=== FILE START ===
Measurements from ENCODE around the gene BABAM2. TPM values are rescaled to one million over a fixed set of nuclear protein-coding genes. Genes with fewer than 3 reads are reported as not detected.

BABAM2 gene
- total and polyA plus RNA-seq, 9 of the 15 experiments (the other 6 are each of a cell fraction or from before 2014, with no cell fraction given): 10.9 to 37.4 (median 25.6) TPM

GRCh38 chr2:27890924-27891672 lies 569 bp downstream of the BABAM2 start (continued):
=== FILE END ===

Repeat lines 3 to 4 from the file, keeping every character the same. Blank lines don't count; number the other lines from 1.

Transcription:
- total and polyA plus RNA-seq, 9 of the 15 experiments (the other 6 are each of a cell fraction or from before 2014, with no cell fraction given): 10.9 to 37.4 (median 25.6) TPM

GRCh38 chr2:27890924-27891672 lies 569 bp downstream of the BABAM2 start (continued):